Set roughly 79 after mankind’s mass colonization of the inner planetary system aboard synthetic environments called “sides,” Mobile Fit Gundam follows the story of a stellar war battled in between the Earth Federation and the Principality of Zeon, a militaristic consortium of colonists defending self-reliance. The initial anime worries the story of Amuro Ray, a teen who accidentally ends up being the pilot of the Gundam, the Earth Federation’s speculative weapon called when Zeon forces assault his house nest of Side 7. Running away the damage aboard a Federation spaceship, Amuro and co. are involuntarily employed as soldiers in the Earth Federation in order to make it through the fight versus Zeon’s forces.

The essence of the initial Mobile Fit Gundam’s appeal — aside from the apparent appeal of simply seeing cool huge robotics fighting — is the human drama that slow. Don’t get me incorrect: Kunio Okawara’s mecha styles are renowned and almost birthed the whole occupation of “mechanical design” in anime, however the most long-lasting strength of the series is its characters. Amuro Ray remained in lots of aspects the design template for Neon Genesis Evangelion’s Shinji Ikari; a teen thrust into amazing situations and required to pilot an amazing weapon at the request of those who just see him as a pawn in their own intricate video game. Audiences witness the steady unspooling of Amuro’s mind as the mortal toll of being tossed consistently into life-or-death encounters both solidifies his worldview and whittles away at his willpower.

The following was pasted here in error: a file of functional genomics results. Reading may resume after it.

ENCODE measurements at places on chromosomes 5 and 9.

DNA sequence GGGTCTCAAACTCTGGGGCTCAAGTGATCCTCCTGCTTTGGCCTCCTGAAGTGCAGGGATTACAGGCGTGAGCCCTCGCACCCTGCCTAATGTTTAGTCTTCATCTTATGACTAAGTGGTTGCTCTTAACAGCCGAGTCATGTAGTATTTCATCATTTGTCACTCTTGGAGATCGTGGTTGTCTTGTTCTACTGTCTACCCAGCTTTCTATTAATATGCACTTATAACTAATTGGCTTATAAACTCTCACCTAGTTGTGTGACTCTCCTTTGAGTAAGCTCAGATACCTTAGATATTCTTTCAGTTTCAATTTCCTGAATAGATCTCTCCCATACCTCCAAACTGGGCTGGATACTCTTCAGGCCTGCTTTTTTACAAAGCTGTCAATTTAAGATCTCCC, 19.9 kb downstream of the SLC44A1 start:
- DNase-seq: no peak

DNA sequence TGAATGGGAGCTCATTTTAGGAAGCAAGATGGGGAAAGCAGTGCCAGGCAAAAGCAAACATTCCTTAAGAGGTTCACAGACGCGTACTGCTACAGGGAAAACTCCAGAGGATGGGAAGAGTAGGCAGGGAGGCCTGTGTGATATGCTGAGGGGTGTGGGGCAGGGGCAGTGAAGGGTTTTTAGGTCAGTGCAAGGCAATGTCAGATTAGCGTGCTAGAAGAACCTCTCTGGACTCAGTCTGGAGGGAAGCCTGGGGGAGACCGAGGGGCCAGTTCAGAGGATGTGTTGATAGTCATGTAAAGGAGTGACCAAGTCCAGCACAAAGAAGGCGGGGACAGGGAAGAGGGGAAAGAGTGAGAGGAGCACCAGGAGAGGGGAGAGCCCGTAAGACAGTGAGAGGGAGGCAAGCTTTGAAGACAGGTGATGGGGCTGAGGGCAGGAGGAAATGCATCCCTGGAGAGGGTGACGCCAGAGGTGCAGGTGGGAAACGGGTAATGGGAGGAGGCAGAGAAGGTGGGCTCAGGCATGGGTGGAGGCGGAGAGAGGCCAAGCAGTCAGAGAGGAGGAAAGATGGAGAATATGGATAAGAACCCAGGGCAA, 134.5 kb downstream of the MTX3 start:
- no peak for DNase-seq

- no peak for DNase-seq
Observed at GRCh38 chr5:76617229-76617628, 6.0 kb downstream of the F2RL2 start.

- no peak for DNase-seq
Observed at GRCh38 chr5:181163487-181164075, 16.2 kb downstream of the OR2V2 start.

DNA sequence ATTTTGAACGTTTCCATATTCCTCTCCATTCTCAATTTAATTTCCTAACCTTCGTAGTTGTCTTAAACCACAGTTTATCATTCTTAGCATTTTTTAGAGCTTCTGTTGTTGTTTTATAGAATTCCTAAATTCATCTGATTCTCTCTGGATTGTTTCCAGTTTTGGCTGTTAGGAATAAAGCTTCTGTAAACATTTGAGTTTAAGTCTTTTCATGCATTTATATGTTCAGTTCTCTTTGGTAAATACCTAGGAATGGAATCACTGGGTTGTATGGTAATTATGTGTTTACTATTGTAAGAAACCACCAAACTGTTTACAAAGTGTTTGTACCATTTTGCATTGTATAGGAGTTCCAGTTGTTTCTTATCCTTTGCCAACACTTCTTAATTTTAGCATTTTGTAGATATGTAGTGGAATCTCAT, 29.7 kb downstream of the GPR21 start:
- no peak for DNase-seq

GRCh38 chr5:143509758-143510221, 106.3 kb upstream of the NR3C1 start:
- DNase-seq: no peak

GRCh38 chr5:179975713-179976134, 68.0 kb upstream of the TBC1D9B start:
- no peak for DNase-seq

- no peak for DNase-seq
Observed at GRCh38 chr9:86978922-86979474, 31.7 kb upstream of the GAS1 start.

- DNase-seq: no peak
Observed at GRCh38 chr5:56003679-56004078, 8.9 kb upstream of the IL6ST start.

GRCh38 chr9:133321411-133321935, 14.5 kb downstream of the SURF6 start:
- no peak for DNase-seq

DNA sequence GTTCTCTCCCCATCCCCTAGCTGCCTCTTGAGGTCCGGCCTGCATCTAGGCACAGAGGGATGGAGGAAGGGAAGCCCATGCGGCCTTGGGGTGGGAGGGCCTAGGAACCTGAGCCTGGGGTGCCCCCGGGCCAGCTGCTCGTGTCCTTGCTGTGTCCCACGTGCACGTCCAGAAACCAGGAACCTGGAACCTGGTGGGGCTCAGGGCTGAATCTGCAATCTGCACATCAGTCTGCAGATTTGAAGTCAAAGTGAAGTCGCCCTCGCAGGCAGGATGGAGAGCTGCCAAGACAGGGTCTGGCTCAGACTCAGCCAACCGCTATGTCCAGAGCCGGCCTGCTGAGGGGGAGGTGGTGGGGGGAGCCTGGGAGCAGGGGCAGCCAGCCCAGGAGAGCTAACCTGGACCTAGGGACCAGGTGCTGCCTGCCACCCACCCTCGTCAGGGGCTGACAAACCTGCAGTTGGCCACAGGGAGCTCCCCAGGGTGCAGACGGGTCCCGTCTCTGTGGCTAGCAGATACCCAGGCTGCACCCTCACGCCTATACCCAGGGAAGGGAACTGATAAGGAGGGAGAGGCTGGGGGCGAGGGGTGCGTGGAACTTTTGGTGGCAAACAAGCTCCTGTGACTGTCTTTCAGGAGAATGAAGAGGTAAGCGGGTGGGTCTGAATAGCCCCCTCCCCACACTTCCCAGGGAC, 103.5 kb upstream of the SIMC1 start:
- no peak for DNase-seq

Char Aznable, the series’ villain, is likewise remarkable cipher of a character. The masked military wunderkind’s powerful capabilities as a mobile match pilot and leader in service to the Principality of Zeon hide a seething and threatening vendetta versus the federal government’s judgment nobles. He’s without concern among, if not the most popular characters in the whole franchise; to the point where he’s basically been changed into a repeating archetype duplicated throughout the other series in the franchise.